After the Second World War Britain looked like a prosperous and friendly country for an immigrant worker, what caused the big wave of immigraton and England became a multi-ethnic and multicultural society. The large-scale immigration to Britain from places outside the British Isles change approach to them. These “new British” people have brought widely differing sets of attitudes with them. However, the divergence from indigenous British attitudes in new British communities is constantly narrowing. Newcomers integrate into the host country and culture and fulfill several stages to reach exchanges between their centuries old traditions, although this exchange does not mean loss of identity. On the other hand, the hosts must understand and accept a foreign way of living, although in the days of empire, foreigners were often considered amusing, even interesting, but not really to be taken seriously. These days, many foreign ways of doing things are admired and there is a greater openness to foreign influences. Moreover, the immigrants’ traditions and cultures hamper and stunt the process of acculturation. The cultural tradition of Britain indicated contribute to the aforementioned specifity. In keeping with that idea, we can remark many advantages, connected with overseas impacts, eg. cultural variety, tolerance to different opinions and styles of living, unique identity. These words can be proved by Beth Edginton’s theory, that: “(...) Identity, personal or national, is always created in the space between self and others, so whoever the British define themselves as beeing – and of course there are a wide variety of definitions – Britishness is at least partly dependent on the multiple interpretations of other national groups. (...)”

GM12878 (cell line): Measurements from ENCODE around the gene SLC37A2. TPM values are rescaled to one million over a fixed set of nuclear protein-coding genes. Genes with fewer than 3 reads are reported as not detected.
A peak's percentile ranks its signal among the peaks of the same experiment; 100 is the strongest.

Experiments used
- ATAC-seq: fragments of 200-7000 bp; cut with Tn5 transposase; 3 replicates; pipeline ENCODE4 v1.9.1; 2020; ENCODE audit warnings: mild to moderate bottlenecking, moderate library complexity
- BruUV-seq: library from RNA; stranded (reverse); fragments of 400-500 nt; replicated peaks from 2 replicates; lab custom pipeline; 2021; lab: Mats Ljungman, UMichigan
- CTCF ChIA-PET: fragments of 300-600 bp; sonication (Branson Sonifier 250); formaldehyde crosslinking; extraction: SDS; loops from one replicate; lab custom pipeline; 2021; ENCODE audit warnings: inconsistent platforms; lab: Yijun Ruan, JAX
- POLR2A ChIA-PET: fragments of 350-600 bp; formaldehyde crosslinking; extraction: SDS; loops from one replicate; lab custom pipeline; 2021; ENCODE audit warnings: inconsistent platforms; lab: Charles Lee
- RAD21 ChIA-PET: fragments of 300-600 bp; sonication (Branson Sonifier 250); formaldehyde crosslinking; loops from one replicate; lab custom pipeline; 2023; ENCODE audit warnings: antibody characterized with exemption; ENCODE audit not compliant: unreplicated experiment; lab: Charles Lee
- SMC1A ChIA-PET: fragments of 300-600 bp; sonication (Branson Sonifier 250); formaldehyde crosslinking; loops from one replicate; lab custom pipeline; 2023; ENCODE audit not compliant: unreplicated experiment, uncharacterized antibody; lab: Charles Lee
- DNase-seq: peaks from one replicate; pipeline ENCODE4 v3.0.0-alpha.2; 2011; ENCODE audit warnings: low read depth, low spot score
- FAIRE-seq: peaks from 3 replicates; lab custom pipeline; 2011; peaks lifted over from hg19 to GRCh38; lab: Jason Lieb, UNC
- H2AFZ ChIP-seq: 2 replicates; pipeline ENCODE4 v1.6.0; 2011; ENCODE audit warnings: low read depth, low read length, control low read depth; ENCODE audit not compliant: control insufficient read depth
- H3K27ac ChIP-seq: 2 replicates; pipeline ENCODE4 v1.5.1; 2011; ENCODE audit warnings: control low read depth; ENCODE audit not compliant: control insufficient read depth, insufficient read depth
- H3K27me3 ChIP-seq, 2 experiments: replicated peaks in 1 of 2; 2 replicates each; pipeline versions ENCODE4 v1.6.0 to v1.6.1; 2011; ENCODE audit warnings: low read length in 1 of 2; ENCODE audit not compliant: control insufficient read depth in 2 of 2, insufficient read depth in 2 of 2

As one of the dimension of culture, we can also take into account English traditions and festivals. We can say that they occur “above the social segregation” and are known to the whole society, because particular beliefs and customs are usually handed down from one generation to another. We all have a wealth of experience of the national culture we grew up in, much of what we know about it is unconscious. Additionally, we inevitably belong to a whole series of subcultures of our national culture – of class, ethnicity, gender, generation – and often we simply don’t know much about the experiences of people who belong to different subcultures from us – even if we share with them the same nationality. And because of that festivals, specific habits can be these factors, which join and unite people and help them to support the national identity, as the man develops in the frames and on examples, given and established by tradition . Customs, folklore give us origin, ethnic and demographic characteristic of the inhabitants, permit to share their historic experience. Cultural traditions reflect also geography because geography proves inexorable, show people’s dependence on seasons, weather and natural phenomena. It also concerns the painterly quality of the climate found its reflection in many local conventions and customs, eg. the drown of Marzanna in Poland. People treat them as a unity with their region, as a kind of “a social microcosm”. Thus harmony can be also regarded as an idea that